A Tea Party Heritage

A Tea Party Heritage
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“Do you know where I can take my children for tea parties?” a reader asked me.
This mother explained that she and her daughters thought it would be fun if they could dress up and attend an old-fashioned tea party.

The ladies at our church decided theyÂ’d have a tea party during refreshment time at their annual Ladies Day, using fancy teapots and cups complete with saucers. Accompanying this would be dainty tea time treats.

My mother-in-law related one of the highlights of a tour she and Dad took to the British Isles. She enjoyed afternoon tea served at the various restaurants where they stopped mid-afternoon. Mum mentioned a variety of dainty sandwiches, scones, crumpets and cookies that accompanied tea time.

Tea Parties

Some favorite memories of my grandmother consist of afternoon tea at her home. Every day, at three oÂ’clock, she and my aunts would stop whatever they were doing and take a break. Nanny always had a cup of tea and my aunts usually coffee. Accompanying this might be fresh homemade bread or cake and cookies. What fun to join them.

Whenever friends visited my grandmother in her home or my parents at our farm, tea often was served along with the discussion. In later years, when I traveled several hours to care for my mom, weÂ’d sit down to tea as soon as I arrived. Then we could discuss family news and my motherÂ’s business.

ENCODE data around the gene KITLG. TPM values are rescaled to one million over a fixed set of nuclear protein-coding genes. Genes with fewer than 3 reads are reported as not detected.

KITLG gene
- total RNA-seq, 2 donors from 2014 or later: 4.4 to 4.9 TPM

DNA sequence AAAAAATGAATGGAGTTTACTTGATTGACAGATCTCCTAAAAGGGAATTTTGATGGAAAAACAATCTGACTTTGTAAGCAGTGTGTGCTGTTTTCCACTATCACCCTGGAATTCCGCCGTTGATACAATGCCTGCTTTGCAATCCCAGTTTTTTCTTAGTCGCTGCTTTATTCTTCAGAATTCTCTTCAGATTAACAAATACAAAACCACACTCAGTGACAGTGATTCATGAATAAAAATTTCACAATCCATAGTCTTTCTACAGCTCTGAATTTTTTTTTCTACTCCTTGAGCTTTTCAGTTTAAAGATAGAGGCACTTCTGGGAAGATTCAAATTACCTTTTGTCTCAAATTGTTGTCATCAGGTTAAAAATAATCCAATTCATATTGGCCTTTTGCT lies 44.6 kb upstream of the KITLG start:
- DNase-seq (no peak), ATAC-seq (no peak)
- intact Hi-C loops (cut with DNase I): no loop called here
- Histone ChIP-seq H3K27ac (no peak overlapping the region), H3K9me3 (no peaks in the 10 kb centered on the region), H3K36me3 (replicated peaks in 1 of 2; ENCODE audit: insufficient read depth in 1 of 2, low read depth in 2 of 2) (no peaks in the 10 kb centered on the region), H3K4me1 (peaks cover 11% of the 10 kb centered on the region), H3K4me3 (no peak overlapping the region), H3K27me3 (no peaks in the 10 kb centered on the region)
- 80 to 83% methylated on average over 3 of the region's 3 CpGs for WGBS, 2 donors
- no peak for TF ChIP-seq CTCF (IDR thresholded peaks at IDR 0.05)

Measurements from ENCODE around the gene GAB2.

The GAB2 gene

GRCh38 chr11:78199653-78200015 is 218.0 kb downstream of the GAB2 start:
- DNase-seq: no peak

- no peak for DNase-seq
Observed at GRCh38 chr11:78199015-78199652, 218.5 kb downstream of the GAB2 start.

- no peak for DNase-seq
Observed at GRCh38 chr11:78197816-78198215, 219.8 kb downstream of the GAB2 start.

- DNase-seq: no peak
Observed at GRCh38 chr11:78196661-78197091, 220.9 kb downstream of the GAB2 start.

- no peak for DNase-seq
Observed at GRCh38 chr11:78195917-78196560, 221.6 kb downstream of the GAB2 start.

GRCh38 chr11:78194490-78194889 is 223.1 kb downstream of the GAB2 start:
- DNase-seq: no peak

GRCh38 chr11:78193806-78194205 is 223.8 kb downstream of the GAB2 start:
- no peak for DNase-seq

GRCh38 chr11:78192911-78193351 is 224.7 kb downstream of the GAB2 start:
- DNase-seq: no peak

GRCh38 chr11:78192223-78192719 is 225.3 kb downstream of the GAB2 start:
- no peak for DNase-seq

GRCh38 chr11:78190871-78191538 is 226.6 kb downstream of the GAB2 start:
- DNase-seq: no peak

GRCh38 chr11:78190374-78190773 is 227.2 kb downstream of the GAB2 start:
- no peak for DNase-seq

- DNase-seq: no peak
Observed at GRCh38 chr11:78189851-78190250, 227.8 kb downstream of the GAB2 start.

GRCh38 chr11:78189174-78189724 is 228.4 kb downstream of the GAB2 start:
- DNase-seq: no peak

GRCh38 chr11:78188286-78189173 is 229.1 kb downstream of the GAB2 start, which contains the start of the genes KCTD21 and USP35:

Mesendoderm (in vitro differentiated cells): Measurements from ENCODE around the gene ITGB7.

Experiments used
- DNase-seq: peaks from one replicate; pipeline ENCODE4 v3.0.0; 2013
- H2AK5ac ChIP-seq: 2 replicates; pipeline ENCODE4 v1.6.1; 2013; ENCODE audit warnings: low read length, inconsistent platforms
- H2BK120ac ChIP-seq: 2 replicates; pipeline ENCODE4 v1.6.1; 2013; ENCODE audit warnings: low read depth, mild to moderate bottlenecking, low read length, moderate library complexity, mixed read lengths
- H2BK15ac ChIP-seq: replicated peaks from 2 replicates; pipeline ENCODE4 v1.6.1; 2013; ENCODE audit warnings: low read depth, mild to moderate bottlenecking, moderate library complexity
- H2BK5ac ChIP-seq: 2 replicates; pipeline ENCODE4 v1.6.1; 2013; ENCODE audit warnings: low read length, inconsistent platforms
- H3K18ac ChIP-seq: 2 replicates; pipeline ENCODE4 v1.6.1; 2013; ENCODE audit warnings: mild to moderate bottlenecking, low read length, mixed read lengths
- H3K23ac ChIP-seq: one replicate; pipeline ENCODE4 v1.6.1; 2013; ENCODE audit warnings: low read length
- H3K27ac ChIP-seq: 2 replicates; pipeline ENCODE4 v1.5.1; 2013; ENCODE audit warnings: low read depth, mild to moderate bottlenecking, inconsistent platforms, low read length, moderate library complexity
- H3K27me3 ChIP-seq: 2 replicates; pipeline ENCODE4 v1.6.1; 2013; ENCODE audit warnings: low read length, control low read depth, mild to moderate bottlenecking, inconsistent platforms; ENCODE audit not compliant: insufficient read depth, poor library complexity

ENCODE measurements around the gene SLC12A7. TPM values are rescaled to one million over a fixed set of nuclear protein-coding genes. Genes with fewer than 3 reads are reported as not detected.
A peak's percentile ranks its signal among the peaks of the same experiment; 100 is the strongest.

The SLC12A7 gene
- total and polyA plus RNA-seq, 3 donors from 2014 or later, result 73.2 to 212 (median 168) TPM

When AlzheimerÂ’s disease necessitated that my mom receive care in a nursing home, our tea parties continued. There might be just the two of us sharing tea and muffins. Or my grandchildren, who enjoyed visiting their great grandmother, participated in this family ritual.

ChildrenÂ’s Tea Parties

My sister and I had tea parties with our dolls and stuffed animals. I still have a few pieces from these tiny tea sets that we received for Christmas and birthday gifts.

We sat our dolls at a small table or on the couch, then served “pretend” tea with bits of cookies. Our cups contained water or juice.

My granddaughter, too, enjoyed tea parties when she was small. Nowadays, tea is my favorite hot beverage and I try various flavors depending on my mood.

Perhaps this tradition would make a fun album to create through one of the family heritage scrapbooking classes I teach.

Tea Party Treats

HERMITS – an old-fashioned cookie. This recipe was given to my mother-in-law from a cousin and became a favorite of hers.

Cover 2 cups raisins (some people use only 1 cup) with cold water and simmer 15 minutes; drain and let cool. Cream ½ cup margarine with 1 ½ cups sugar. (Mom sometimes cut this to 1 ¼ cups sugar.) Stir in 2 eggs, one at a time.

Sift together – 2 cups flour, 1 teaspoon baking soda, ½ teaspoon salt, 1 teaspoon cinnamon, ½ teaspoon cloves, 1 teaspoon nutmeg and add to creamed mixture. Add raisins and ½ cup chopped nuts (walnuts or pecans).

Pour into greased and floured 13 x 9-inch pan. Bake at 350 degrees for 30 minutes.

(c)2005 Mary Emma Allen


 

About The Author

Mary Emma Allen researches and writes from her multi-generational NH home. Check out her new site, Tea Time Notes
 
 

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